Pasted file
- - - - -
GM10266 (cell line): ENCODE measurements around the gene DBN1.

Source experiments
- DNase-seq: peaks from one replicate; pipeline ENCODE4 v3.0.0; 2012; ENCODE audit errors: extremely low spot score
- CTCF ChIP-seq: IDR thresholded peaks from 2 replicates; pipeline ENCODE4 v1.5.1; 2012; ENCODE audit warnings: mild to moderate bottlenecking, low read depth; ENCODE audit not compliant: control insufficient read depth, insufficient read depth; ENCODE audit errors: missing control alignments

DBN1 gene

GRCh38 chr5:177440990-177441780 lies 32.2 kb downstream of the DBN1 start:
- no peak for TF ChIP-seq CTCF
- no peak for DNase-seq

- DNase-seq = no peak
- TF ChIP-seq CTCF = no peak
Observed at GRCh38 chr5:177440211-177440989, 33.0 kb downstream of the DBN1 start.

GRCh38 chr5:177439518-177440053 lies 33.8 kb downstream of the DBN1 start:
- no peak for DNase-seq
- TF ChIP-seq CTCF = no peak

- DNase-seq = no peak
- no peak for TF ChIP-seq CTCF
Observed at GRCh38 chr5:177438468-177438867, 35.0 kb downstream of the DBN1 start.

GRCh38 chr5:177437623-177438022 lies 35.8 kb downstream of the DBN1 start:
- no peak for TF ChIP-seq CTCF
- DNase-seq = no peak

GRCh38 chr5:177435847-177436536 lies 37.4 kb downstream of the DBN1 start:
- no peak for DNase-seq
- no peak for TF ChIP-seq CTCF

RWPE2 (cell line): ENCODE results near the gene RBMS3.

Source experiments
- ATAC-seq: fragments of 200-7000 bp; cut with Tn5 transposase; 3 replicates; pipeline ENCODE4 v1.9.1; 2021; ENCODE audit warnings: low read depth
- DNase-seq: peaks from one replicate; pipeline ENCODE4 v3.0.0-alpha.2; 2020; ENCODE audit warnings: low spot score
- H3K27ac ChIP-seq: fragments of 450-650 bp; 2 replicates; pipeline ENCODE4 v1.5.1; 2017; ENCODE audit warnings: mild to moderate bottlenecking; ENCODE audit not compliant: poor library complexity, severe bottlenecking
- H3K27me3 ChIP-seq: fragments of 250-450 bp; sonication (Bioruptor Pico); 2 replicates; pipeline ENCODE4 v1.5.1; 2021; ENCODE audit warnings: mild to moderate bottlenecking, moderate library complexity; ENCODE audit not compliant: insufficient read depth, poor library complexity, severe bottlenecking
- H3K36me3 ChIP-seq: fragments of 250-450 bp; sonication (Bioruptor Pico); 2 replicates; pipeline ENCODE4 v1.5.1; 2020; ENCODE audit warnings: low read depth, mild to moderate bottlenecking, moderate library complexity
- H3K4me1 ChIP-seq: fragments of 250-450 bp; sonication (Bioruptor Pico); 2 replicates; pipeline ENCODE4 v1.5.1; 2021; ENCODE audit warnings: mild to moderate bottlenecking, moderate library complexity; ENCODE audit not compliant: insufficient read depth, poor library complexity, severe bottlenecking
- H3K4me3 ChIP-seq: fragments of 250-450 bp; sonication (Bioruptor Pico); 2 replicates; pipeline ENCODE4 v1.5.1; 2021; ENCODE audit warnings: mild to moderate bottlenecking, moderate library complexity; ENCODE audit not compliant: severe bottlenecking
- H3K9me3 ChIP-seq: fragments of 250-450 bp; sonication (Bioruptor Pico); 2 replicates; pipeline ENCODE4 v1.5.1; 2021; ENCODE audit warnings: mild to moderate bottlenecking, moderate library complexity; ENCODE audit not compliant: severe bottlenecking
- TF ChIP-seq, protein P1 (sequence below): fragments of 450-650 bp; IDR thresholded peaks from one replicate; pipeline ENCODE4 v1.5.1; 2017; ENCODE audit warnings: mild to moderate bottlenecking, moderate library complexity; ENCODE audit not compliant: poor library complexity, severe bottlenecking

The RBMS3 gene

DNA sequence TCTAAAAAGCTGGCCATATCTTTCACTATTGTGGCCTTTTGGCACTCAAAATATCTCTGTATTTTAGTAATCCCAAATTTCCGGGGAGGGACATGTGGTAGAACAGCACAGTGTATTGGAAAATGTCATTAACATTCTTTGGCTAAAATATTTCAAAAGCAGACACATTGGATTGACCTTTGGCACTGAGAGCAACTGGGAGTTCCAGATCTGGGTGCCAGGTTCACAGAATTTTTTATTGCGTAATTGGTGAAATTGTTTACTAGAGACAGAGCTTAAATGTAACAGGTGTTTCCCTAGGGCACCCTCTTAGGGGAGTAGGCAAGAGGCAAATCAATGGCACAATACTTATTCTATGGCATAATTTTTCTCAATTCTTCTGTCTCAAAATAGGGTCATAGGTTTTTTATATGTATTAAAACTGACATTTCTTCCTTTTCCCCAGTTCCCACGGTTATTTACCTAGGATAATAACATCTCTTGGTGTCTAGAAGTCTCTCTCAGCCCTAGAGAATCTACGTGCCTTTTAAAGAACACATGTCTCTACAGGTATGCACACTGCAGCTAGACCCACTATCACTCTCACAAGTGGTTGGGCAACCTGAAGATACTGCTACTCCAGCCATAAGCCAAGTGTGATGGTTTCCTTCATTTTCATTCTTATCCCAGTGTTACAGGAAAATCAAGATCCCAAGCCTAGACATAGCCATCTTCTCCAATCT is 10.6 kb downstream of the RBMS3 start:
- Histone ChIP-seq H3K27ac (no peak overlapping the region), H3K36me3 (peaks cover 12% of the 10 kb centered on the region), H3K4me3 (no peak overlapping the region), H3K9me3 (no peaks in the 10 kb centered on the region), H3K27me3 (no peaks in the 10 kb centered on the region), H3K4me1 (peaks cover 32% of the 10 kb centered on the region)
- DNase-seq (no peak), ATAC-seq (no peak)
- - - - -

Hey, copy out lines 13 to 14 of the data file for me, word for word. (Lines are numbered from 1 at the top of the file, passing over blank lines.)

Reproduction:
- no peak for DNase-seq
- TF ChIP-seq CTCF = no peak